“Serenade,” “Mozartiana,” “Tschaikovsky Piano Concerto No. 2”
New York City Ballet
David H. Koch Theater
New York, New York
January 15, 16, 2013
By Michael Popkin
Copyright © 2013 by Michael Popkin
Each ballet got a better performance than the one before as New York City Ballet opened its winter dancing the first program of its “Tschaikovsky Celebration” twice. Kicking things off, “Serenade” was tentative on Tuesday, yet Wednesday’s rendition was a powerhouse, with Sara Mearns returning to the stage after an eight month absence. Mozartiana,” the middle work, was strong on Tuesday (with Maria Kowroski and Tyler Angle) but remarkable Wednesday with Sterling Hyltin and Chase Finlay making debuts. The initial “Tschaikovsky Piano Concerto No. 2,” with Ashley Bouder as the principal ballerina, concluded opening night on a rousing note. But Wednesday evening the ballet elevated to a virtual blaze of light in a performance for the ages by Teresa Reichlen and Tyler Angle that lit up every corner of the theater. Over two successive nights, every time the curtain rose, so did the level of dance.
While Mearns, in her first time out returning from back spasms, danced with something less than her normally total abandon, she engaged elementally with her character from the opening moment. Wandering in and seeming lost among the votaries of dance, their arms upraised, for her first entrance; and later going to the floor with her hair down, and an arm outstretched towards her departed consort, her sense of vulnerability and then tragedy were arresting. Adrian Danchig-Waring contributed to this impression in his subtle handling of the male role, while LeCrone (also with her hair down), showed an unexpected personal beauty and similar power; slowly going slowly to her knee in fourth position with a beautiful stretch, she seemed like one of Milton's angels, charged with bereaving the couple but full of compassion for what she had to do. Earlier Bouder graced the pas de quatre with a pair of tours jetées in attitude of astonishing power and abandon into Danchig-Waring’s arms. The Russian theme is a jumping role and one of Bouder’s best.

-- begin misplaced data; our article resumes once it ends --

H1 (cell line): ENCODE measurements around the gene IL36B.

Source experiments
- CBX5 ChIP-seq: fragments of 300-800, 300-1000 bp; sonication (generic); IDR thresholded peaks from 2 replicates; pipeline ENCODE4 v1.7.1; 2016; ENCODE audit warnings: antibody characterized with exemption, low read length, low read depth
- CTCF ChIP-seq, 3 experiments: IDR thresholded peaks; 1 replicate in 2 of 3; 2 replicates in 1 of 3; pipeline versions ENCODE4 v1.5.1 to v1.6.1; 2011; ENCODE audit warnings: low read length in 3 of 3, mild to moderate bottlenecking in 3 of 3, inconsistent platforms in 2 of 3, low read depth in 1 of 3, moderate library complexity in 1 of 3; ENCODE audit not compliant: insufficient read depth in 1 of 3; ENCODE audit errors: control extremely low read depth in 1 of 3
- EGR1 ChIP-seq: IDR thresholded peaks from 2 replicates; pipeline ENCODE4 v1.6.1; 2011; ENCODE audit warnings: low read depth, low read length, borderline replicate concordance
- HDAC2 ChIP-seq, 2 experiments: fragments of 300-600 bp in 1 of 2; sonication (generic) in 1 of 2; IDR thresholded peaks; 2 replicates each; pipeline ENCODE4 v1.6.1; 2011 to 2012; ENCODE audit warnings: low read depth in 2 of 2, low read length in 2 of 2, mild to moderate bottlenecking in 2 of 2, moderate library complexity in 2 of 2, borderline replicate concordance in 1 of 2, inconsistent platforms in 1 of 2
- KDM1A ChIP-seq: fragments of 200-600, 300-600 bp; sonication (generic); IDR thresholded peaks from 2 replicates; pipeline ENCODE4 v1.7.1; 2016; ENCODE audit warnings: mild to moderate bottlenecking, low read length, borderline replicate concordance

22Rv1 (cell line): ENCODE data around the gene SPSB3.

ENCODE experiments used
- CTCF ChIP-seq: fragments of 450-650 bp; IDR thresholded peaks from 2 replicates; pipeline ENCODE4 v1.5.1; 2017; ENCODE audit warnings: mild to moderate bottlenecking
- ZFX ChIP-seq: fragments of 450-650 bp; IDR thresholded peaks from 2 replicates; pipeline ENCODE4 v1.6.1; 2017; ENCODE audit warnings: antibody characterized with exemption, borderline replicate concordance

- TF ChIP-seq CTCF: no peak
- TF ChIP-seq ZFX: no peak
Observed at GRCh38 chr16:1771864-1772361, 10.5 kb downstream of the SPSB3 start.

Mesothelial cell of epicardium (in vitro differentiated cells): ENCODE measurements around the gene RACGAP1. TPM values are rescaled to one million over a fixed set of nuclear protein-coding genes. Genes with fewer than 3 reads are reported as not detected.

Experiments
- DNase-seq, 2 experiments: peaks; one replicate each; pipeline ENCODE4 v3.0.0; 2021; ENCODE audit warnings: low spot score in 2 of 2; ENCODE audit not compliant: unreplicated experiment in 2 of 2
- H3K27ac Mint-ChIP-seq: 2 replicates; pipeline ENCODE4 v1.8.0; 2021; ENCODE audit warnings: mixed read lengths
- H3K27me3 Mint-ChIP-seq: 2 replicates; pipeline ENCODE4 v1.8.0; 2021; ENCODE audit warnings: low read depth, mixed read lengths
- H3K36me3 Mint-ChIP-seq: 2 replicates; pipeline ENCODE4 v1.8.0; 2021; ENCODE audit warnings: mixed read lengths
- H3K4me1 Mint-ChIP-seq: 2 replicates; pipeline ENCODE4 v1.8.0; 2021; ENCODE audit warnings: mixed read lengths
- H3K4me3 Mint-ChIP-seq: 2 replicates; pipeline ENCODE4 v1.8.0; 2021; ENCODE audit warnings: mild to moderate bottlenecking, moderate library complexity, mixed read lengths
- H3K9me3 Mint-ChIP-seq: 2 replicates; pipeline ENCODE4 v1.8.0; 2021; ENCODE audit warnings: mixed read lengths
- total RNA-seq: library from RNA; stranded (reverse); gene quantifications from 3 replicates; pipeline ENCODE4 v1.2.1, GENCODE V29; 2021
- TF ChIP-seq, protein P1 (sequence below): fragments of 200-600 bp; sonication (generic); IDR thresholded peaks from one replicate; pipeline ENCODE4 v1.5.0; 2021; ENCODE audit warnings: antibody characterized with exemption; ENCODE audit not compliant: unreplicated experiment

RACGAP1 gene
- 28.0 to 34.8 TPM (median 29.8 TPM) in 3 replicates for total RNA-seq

If the difference between the first and second night performances of “Serenade” was one of interpretation, a difference in power separated the two “Mozartianas.” Kowroski and Angle (in his debut) were strong. While you had the sense that they ran out of gas at the end, they successfully negotiated fiendishly difficult roles at the very outer limits of each of their technical ranges. Kowroski impressively kept her long-limbed body under control while Angle confronted the choreography with a pulled up, Russian placement in his upper body. Looking like a Petipa dancer, he consistently showed impressive elevation and remained clear in intricate footwork and beats.
It was good enough for most evenings, yet the following night Hyltin, Finlay and Anthony Huxley (in the Gigue) each delivered performances that rate as individual high points. “Mozartiana” has to be danced classically and very clean. Tchaikovksy’s score (Orchestral Suite No. 4, Opus 61) conjures up an ideally restrained eighteenth century, where the composer can shelter from his usual sturm und drang, and Balanchine renders this into dancing that’s unusually chaste and formal. By moving the Preghiera up to the very front of the dance from its usual fourth place in the the score, and also putting four small girls on the stage for it, Balanchine strikes a chord of celestial purity and innocence. La Danse seems a realm free of original sin. Astonishingly, in their very first times out in the leading roles, all three leading dancers managed to dance the ballet technically clean but with an equal grace of innocent expression.